Celebrated author Charles Dickens opened his classic novel, A Tale of Two Cities, with the famous phrase, “It was the best of times, it was the worst of times.” It sounds like he was describing the present state of Penguins hockey.
On one hand, the Pens remain perched atop the leaderboard of a weak Eastern Conference. However, in the wake of ugly losses to Montreal and Chicago, they more closely resemble a team that’s coming apart at the seams than one that’s ready to challenge for the Stanley Cup.
“We weren’t good enough,” coach Dan Bylsma noted following a dismal 5-1 loss to the Blackhawks at snowy Soldier Field. “We didn’t compete at a high enough level. We weren’t mentally ready to play this game.”
To remedy the situation, there are rumblings that GM Ray Shero is pulling out all stops to acquire Vancouver forward Ryan Kesler. While the gritty 29-year-old Olympian would be a welcome addition, he carries a heavy price tag—$5 million/year to be exact. To say nothing of the black-and-gold’s recent practice of mortgaging the future for now.
Deal or no deal, the Penguins aren’t likely to win the Stanley Cup this year. They’re missing too many key players, and simply have too many holes.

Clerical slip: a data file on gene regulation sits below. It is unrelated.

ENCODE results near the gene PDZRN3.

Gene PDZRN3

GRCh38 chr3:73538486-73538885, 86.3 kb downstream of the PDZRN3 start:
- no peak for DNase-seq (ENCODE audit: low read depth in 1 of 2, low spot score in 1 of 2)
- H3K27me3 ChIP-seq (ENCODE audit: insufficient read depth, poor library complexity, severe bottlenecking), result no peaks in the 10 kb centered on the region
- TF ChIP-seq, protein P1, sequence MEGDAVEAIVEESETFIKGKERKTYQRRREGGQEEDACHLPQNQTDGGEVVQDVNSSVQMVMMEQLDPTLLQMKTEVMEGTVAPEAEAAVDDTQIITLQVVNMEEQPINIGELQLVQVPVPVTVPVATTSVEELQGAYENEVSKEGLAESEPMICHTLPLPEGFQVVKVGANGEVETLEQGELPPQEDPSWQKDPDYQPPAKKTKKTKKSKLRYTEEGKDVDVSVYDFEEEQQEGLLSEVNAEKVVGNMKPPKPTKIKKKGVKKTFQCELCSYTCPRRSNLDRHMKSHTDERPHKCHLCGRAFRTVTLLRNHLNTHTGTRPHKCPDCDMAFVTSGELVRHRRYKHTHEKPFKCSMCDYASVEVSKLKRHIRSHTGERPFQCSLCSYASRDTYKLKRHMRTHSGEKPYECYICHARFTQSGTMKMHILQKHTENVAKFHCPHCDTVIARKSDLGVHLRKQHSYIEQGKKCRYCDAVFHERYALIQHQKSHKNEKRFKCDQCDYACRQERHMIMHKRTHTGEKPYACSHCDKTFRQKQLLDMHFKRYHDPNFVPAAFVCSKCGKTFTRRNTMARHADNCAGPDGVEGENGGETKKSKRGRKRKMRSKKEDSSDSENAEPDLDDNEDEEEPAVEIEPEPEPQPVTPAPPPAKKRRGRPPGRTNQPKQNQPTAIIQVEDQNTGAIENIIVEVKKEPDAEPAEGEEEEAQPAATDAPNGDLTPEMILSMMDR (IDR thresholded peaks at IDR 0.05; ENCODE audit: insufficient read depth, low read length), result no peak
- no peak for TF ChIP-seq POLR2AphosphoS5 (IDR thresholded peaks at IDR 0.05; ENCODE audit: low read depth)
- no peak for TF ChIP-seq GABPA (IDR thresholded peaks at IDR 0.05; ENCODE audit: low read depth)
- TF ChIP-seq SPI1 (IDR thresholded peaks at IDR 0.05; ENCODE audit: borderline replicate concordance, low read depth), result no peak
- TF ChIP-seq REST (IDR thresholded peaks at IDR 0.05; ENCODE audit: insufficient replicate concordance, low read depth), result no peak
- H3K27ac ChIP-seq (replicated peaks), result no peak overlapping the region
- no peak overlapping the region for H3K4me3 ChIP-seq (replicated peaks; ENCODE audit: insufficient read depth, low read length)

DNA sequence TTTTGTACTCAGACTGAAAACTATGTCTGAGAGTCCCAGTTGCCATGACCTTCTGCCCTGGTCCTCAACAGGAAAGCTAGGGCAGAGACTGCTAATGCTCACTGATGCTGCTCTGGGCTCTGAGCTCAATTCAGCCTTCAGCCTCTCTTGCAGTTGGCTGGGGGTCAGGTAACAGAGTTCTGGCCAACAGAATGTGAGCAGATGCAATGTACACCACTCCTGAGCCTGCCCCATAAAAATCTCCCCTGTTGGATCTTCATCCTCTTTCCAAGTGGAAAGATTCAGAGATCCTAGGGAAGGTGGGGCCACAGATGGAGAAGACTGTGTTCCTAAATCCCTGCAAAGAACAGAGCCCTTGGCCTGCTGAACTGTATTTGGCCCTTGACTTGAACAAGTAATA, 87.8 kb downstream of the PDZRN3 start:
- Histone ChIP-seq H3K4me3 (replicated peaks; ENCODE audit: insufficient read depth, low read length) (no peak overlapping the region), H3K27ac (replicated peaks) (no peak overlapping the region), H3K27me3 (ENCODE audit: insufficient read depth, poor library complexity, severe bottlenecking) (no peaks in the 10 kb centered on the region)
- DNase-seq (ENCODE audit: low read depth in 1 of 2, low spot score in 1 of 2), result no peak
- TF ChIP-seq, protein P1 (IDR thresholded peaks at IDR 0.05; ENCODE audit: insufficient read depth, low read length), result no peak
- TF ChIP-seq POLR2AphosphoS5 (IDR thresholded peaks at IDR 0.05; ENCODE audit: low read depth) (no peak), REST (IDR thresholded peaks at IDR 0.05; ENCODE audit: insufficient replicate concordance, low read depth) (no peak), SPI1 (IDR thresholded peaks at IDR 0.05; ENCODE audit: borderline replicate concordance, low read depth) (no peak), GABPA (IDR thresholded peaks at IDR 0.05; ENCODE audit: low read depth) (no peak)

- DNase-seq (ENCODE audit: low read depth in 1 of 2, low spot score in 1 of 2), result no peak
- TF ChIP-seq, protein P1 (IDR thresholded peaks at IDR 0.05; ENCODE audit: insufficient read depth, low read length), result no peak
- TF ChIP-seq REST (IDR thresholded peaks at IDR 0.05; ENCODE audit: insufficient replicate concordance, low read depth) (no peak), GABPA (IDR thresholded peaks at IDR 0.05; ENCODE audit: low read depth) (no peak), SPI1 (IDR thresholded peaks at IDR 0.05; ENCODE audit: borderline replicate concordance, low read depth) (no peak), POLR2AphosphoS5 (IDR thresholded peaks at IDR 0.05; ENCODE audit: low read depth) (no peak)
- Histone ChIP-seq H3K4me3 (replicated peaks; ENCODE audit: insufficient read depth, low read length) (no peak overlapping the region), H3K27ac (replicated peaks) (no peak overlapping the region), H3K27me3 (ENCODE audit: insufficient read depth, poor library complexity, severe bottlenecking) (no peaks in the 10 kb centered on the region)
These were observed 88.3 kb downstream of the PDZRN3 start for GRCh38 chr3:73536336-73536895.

While the temptation to grab for the brass ring is understandable—especially with superstars Sidney Crosby and Evgeni Malkin in the prime of their respective careers—perhaps it’s time for Shero to back away from the trading table and plot a new course. He need look no further than Chicago GM Stan Bowman for a blueprint on how it’s done.
Following their Cup victory in 2010, the Blackhawks faced dire salary-cap issues. To his credit, Bowman didn’t flinch. Rather than take halfway measures to prop the ‘Hawks up for another immediate run at the Cup, he bit the bullet and cut loose a host of good young players, including Dustin Byfuglien, Andrew Ladd, Antti Niemi, and Kris Versteeg.
Bowman knew full well the Blackhawks would endure a couple of down years. But it also bought him time to build a cap-healthy team around Patrick Kane and Jonathan Toews through an adroit combination of trades, drafting and savvy free-agent pickups. Now the Blackhawks seem poised to capture their third Cup in five years, while the Pens appear to be stuck in a snowdrift.